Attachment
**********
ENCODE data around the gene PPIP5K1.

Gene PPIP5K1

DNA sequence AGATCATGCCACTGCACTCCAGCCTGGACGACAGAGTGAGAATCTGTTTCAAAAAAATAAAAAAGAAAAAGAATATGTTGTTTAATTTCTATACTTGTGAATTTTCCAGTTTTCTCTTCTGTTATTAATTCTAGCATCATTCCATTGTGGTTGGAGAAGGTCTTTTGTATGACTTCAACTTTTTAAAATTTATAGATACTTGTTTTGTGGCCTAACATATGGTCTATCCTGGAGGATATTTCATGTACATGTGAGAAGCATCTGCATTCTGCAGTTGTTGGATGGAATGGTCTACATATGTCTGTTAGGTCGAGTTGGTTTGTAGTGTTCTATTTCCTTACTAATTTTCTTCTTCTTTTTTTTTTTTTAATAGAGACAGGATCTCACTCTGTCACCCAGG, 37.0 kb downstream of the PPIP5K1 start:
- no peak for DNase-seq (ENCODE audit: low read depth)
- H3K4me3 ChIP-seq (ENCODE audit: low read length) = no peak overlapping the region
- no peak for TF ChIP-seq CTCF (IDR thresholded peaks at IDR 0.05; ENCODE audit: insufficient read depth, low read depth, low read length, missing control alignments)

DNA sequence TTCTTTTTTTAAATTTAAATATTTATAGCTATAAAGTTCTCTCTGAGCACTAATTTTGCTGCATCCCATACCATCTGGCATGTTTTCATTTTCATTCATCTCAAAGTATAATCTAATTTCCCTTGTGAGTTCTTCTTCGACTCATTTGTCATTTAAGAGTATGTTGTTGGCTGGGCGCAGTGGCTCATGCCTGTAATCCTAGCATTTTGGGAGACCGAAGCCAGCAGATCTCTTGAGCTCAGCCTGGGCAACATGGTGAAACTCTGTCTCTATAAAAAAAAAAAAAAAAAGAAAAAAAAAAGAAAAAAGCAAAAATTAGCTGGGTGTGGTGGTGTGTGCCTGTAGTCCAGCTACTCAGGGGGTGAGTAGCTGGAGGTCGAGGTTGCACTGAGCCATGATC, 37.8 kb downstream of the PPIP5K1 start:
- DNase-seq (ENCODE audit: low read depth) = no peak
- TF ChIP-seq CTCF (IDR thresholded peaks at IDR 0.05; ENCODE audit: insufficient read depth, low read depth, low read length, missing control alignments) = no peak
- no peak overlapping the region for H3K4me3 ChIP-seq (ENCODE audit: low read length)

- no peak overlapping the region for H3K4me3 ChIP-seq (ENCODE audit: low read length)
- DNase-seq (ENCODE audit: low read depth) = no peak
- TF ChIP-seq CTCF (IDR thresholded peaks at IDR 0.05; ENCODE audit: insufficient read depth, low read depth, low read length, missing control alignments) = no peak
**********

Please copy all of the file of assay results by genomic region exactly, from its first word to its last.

ENCODE data around the gene PPIP5K1.

Gene PPIP5K1

DNA sequence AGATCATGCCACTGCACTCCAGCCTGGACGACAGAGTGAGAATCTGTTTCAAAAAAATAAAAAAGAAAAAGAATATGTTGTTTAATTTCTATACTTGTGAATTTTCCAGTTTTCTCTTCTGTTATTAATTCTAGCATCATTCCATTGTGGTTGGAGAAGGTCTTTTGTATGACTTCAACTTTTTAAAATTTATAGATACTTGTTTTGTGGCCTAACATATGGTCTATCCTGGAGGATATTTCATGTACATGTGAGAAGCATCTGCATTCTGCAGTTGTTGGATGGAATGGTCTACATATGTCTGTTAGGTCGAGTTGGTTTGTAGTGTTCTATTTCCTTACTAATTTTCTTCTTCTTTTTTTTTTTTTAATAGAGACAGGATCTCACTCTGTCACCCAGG, 37.0 kb downstream of the PPIP5K1 start:
- no peak for DNase-seq (ENCODE audit: low read depth)
- H3K4me3 ChIP-seq (ENCODE audit: low read length) = no peak overlapping the region
- no peak for TF ChIP-seq CTCF (IDR thresholded peaks at IDR 0.05; ENCODE audit: insufficient read depth, low read depth, low read length, missing control alignments)

DNA sequence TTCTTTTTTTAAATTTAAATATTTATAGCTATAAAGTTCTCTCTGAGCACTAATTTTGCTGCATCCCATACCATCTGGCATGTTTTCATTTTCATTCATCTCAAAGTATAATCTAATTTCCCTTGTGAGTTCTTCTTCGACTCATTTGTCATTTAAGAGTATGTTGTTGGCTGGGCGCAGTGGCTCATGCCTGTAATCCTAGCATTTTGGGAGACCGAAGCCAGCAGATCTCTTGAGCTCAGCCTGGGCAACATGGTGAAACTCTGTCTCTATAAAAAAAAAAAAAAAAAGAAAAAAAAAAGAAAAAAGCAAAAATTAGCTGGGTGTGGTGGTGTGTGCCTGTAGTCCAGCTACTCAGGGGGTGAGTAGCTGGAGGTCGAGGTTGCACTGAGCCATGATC, 37.8 kb downstream of the PPIP5K1 start:
- DNase-seq (ENCODE audit: low read depth) = no peak
- TF ChIP-seq CTCF (IDR thresholded peaks at IDR 0.05; ENCODE audit: insufficient read depth, low read depth, low read length, missing control alignments) = no peak
- no peak overlapping the region for H3K4me3 ChIP-seq (ENCODE audit: low read length)

- no peak overlapping the region for H3K4me3 ChIP-seq (ENCODE audit: low read length)
- DNase-seq (ENCODE audit: low read depth) = no peak
- TF ChIP-seq CTCF (IDR thresholded peaks at IDR 0.05; ENCODE audit: insufficient read depth, low read depth, low read length, missing control alignments) = no peak